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What are White Collar Crimes?

Between the less-than-stellar movements and motivations of the UK’s political elite, and the increasingly shaky forms that many UK industries are taking, public consensus on the legitimacy of national enterprise is shifting. According to a recent survey, nearly a third of UK adults have noticed a rise in white-collar crime since May 2022. But what is white-collar crime?

What is a White-Collar Crime?

The term ‘white-collar crime’ describes a specific subset of criminal activities, which are typically tied to illegal and non-violent attempts to steal, sequester or generate money. White-collar crimes can encompass acts of corporate malfeasance and subterfuge, and can be targeted to result in business success, competitor failure or personal enrichment.

The ‘white collar’ of the name borrows from American social colloquialism, indicating the white collar of the business suit; the term introduces social class as a fundament for the crimes in question, where ‘blue-collar crimes’ (a term more often used overseas) describe crimes of opportunity more commonly associated with those who have less – ‘unskilled’ workers, and working-class people on the poverty line.

Types of White-Collar Crime

One of the more common forms that white-collar crime takes is embezzlement, whereby someone appropriates funds or assets from a business in order to make personal gains. This can amount to simple theft of money or assets, but can also mean skimming money from a business’ profits in order to invest it and pocket the returns. Another common white-collar crime is insider trading, whereby a business executive, leader or government official uses privileged or confidential information – i.e.: the upcoming merger of two businesses – to make money on the stock market.

The Impact of White-Collar Crime

The assertion that there are no victimless crimes is true, at least, for white-collar crimes – even if financial processes and business complexities obfuscate the otherwise clear line between perpetrator and victim. There are many negative impacts, both direct and indirect, which can result from white-collar crime, or even just the allegation of it.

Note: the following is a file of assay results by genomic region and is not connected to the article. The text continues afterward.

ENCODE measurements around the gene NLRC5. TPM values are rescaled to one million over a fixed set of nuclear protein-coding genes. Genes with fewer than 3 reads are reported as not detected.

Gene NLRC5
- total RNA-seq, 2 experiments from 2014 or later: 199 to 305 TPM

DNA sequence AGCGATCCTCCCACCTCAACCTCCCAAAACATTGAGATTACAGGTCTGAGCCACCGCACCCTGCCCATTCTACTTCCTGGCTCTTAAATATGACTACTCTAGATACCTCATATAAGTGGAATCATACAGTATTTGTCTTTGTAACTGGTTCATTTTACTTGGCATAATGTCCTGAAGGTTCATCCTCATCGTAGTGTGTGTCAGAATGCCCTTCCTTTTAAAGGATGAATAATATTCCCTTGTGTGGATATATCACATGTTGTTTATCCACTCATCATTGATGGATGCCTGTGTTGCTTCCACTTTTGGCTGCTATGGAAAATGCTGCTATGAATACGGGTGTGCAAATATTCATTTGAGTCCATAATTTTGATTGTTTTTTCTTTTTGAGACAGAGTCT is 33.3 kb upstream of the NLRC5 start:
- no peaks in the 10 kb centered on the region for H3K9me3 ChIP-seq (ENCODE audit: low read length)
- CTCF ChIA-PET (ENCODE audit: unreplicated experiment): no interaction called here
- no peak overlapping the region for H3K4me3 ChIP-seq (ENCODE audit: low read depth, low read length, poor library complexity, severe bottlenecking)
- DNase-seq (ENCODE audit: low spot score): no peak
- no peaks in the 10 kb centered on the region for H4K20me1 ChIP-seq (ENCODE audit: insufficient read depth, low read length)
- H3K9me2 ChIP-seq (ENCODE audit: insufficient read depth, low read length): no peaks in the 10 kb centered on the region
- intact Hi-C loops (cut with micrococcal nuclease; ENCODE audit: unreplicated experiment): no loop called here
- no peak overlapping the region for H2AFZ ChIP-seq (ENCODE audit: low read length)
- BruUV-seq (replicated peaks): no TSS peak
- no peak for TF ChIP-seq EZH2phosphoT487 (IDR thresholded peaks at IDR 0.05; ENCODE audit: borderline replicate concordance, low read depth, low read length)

If a member of a business’ executive team is accused of embezzlement or insider trading, without a properly-mounted professional, press and legal defence, the reputation of the company and its affiliates would be undeniably tainted. Clients, partners, projects and future profitability would be negatively impacted, harming the longevity of the business and potentially risking jobs in the process.

As for the crimes themselves, there are the direct impacts – which, when it comes to white-collar crimes committed for personal gain, can result in loss of money and loss of resources at the very least. Successful instances of intellectual copyright theft or corporate fraud can harm other businesses regionally, nationally and internationally, in turn threatening jobs on an industry-wide scale.

The unfortunate truth of the matter is that many white-collar criminals are operating invisibly, and with impunity. The difficulties inherent to unpicking crimes-in-progress, and the positions of power which many perpetrators hold, make it difficult to either discover or litigate them; as a result, the true real-world impact of white-collar crime can never truly be known.

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